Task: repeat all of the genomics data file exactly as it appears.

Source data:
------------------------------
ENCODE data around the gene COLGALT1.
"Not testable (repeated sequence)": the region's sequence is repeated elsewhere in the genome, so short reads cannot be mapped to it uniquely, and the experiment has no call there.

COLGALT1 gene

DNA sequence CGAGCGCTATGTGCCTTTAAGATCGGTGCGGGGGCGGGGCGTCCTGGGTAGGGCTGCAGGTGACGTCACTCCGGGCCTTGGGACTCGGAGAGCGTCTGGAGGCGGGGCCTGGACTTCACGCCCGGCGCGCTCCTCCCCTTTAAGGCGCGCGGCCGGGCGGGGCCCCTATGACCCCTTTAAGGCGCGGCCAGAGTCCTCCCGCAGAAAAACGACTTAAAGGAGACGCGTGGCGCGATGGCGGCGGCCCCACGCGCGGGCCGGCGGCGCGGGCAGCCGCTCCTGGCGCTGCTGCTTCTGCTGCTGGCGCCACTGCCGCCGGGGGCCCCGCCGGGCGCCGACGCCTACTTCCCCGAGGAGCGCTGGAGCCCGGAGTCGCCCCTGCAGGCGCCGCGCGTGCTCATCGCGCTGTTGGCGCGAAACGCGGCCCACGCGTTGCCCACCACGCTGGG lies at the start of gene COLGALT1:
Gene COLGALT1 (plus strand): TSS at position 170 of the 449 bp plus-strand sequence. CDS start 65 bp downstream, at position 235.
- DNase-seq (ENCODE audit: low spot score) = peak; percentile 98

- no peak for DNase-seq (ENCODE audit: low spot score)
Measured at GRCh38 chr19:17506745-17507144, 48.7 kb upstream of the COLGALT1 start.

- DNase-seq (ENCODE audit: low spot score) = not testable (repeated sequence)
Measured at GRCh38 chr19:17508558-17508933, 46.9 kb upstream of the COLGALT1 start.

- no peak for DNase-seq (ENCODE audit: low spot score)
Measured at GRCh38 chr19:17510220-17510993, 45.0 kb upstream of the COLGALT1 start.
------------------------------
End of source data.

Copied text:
ENCODE data around the gene COLGALT1.
"Not testable (repeated sequence)": the region's sequence is repeated elsewhere in the genome, so short reads cannot be mapped to it uniquely, and the experiment has no call there.

COLGALT1 gene

DNA sequence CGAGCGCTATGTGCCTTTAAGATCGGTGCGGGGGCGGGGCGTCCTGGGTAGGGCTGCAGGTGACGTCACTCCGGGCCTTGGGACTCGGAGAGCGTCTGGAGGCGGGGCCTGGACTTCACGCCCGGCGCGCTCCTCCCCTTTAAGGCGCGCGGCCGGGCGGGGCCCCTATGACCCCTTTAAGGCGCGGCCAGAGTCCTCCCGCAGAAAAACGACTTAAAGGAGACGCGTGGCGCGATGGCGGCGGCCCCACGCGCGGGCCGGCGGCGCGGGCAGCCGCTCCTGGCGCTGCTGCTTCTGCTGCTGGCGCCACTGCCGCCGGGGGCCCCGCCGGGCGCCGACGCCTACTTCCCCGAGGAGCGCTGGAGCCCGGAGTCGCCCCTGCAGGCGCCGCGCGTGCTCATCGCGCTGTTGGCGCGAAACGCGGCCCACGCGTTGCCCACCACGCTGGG lies at the start of gene COLGALT1:
Gene COLGALT1 (plus strand): TSS at position 170 of the 449 bp plus-strand sequence. CDS start 65 bp downstream, at position 235.
- DNase-seq (ENCODE audit: low spot score) = peak; percentile 98

- no peak for DNase-seq (ENCODE audit: low spot score)
Measured at GRCh38 chr19:17506745-17507144, 48.7 kb upstream of the COLGALT1 start.

- DNase-seq (ENCODE audit: low spot score) = not testable (repeated sequence)
Measured at GRCh38 chr19:17508558-17508933, 46.9 kb upstream of the COLGALT1 start.

- no peak for DNase-seq (ENCODE audit: low spot score)
Measured at GRCh38 chr19:17510220-17510993, 45.0 kb upstream of the COLGALT1 start.